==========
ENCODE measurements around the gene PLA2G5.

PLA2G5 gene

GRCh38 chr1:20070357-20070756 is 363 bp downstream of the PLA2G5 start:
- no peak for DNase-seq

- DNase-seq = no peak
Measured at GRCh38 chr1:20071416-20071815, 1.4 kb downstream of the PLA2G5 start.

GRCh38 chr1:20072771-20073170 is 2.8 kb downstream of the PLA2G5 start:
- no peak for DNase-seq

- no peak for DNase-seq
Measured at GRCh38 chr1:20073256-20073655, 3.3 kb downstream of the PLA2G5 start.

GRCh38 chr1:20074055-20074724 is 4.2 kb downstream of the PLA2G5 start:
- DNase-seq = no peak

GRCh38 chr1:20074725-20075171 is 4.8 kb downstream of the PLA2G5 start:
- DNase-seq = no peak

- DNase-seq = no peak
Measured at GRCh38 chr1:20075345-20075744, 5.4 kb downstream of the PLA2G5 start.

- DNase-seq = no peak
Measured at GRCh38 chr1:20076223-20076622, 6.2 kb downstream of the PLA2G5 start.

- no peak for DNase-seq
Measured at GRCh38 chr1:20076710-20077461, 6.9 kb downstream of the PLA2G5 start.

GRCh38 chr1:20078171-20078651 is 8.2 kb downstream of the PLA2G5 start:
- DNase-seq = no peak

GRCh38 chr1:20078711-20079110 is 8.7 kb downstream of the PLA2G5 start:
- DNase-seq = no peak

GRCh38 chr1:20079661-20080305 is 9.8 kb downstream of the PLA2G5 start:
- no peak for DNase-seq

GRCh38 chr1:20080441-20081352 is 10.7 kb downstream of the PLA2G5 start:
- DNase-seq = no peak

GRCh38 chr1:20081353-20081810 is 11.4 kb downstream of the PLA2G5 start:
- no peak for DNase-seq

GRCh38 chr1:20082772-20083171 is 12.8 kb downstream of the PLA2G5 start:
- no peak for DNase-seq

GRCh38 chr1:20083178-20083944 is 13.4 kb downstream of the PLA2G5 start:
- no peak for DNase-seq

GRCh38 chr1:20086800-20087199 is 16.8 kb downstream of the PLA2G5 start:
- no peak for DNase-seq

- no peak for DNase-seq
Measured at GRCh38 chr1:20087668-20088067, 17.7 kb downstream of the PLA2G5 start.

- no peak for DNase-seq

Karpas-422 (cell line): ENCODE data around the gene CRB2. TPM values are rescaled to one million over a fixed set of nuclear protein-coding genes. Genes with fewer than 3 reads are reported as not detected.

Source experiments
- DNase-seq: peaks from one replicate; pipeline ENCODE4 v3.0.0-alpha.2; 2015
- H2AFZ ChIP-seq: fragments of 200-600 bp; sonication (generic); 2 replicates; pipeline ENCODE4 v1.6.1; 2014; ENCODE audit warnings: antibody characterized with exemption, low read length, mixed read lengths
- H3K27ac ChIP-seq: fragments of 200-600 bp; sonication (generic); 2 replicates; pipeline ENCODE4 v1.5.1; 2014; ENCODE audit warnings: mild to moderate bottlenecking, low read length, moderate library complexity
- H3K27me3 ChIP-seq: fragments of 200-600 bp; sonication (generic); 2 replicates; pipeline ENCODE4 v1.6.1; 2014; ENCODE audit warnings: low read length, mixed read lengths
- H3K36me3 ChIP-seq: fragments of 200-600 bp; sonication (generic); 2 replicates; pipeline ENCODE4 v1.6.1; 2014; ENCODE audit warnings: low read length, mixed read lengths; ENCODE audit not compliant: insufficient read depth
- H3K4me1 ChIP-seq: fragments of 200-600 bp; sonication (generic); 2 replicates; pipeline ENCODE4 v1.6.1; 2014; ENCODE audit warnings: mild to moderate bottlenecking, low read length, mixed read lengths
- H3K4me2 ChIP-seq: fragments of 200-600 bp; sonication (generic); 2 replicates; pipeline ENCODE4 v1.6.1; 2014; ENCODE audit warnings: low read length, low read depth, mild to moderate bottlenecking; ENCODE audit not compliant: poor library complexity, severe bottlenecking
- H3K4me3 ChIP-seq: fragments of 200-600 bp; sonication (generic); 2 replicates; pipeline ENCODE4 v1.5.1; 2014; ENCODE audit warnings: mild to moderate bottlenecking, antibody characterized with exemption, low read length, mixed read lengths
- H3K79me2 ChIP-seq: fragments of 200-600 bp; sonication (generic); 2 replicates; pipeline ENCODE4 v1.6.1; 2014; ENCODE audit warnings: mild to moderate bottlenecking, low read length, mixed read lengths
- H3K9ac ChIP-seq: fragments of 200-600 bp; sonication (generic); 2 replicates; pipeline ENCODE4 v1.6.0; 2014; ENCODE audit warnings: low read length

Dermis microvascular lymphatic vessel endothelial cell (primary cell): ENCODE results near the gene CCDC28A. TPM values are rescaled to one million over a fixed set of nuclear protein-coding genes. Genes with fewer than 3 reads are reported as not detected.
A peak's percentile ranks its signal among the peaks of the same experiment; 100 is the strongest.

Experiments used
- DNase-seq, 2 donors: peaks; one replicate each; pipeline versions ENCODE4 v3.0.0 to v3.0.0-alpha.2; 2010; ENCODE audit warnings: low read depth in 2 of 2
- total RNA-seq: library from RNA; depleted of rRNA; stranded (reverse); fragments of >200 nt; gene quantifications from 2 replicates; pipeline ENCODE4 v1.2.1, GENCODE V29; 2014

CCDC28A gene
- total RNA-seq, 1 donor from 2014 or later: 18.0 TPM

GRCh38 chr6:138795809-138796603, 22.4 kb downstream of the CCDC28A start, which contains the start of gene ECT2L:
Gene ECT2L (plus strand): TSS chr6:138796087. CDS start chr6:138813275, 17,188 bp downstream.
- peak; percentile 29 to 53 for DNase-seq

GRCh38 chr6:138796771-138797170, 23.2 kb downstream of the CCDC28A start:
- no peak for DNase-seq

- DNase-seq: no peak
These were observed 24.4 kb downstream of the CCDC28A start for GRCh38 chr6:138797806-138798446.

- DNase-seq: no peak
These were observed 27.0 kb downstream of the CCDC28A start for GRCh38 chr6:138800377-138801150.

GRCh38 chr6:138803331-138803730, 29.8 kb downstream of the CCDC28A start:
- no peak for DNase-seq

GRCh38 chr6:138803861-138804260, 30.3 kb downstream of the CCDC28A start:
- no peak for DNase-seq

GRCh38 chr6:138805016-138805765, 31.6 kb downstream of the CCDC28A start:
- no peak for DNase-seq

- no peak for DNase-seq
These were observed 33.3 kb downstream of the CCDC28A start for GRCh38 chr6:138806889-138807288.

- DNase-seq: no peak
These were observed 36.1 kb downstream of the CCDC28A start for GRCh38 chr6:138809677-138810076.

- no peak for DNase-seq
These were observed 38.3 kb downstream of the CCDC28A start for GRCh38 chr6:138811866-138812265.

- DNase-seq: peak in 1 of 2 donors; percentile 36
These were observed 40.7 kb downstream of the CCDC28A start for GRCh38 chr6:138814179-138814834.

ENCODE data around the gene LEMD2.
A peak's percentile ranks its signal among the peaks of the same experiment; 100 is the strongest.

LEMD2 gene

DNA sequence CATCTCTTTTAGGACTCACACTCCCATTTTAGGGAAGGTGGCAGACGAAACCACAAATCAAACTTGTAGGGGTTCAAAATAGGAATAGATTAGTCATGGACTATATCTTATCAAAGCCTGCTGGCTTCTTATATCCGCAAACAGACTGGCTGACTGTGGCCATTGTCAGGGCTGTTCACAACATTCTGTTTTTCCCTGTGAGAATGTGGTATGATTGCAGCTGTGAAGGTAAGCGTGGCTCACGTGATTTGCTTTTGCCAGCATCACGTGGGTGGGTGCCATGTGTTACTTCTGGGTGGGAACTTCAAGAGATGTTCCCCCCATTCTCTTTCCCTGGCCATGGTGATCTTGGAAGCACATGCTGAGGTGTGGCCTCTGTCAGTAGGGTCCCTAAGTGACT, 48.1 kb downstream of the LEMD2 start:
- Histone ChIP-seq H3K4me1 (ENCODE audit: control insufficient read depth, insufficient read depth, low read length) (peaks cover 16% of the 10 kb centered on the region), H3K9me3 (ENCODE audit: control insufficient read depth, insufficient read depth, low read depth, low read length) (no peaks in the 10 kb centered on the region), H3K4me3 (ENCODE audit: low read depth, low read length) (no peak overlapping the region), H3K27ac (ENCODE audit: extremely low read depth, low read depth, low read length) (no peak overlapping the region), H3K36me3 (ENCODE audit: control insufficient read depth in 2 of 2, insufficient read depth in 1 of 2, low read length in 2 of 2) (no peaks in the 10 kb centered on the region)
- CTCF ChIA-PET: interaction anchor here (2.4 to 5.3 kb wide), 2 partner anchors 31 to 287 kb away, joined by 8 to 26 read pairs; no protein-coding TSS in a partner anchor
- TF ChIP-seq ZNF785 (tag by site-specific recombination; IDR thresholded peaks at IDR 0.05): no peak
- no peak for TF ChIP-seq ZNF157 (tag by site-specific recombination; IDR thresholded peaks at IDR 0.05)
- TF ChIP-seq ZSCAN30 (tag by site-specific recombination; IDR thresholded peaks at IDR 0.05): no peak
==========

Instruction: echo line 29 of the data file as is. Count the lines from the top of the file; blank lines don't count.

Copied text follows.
GRCh38 chr1:20081353-20081810 is 11.4 kb downstream of the PLA2G5 start: